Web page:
“It is necessary to stress the contrast between [the] classical interpretation of Scripture [-] theology that begins from revelation and that is done in and for the church, and Epicurean metaphysics, historical criticism, [which is] theology that takes reason rather than revelation as its highest authority”(Ibid., 15, brackets added).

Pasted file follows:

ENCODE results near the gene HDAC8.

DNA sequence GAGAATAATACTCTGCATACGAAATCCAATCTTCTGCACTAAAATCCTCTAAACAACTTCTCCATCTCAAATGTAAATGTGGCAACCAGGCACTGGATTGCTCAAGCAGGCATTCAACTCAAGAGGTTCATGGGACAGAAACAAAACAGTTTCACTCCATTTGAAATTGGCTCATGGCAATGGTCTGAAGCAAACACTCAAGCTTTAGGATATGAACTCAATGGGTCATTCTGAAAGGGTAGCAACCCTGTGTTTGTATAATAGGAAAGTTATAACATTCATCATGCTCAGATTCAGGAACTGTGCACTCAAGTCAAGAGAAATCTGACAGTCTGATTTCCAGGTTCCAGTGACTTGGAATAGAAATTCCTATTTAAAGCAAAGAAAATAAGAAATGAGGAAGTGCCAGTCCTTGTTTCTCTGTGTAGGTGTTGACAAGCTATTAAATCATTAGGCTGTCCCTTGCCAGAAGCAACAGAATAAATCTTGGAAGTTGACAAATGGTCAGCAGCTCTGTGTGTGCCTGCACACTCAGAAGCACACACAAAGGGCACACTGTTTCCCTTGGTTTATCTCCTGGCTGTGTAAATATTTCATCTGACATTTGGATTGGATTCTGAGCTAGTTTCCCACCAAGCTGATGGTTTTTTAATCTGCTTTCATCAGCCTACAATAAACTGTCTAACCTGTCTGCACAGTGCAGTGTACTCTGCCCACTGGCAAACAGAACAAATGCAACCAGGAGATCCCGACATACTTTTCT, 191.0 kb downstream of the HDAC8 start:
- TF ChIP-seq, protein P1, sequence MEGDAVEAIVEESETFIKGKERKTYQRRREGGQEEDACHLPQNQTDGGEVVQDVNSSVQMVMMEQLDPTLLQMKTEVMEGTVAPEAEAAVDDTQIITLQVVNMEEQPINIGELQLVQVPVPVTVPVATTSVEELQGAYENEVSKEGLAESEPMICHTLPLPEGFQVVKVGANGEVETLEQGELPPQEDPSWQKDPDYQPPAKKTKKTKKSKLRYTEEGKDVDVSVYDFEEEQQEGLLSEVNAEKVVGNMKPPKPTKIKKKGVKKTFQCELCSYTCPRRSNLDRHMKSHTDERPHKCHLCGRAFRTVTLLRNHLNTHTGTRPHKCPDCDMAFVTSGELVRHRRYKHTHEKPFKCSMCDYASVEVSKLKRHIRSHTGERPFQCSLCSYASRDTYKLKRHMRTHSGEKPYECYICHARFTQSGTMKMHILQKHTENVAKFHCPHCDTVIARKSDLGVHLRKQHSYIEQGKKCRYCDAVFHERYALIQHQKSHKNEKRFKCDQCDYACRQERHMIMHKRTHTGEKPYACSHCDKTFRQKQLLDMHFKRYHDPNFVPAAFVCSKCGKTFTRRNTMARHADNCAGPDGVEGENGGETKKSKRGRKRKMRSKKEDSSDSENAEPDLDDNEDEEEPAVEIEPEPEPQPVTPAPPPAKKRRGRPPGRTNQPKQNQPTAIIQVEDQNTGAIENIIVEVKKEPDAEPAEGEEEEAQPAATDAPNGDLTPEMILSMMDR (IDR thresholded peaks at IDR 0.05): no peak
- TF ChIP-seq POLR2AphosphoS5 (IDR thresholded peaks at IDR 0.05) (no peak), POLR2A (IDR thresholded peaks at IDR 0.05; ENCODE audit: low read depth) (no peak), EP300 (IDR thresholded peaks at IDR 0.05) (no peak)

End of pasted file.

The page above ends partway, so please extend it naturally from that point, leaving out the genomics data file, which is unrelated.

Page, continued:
What Christians need to realize, is that the theology of hermeneutics and exegesis directs modern theology more than anything else. If Calvinists truly desire to “reform” the church, they must reform their hermeneutics. Focusing on symptoms of modernity such as critical theory and social justice and trying to combat them with Calvinism, theonomy, and eschatology is simply putting a band aid on a wound that needs stitches. Exegesis must begin by believers who affirm that the text of the Holy Scriptures were immediately inspired, and that inspired text has been “kept pure in all ages,” even today. Christians must believe that when they open the pages of their Bible, God is speaking. The task of Bible reading and study is not the time to talk over the voice of God, it is the time to be silent and listen.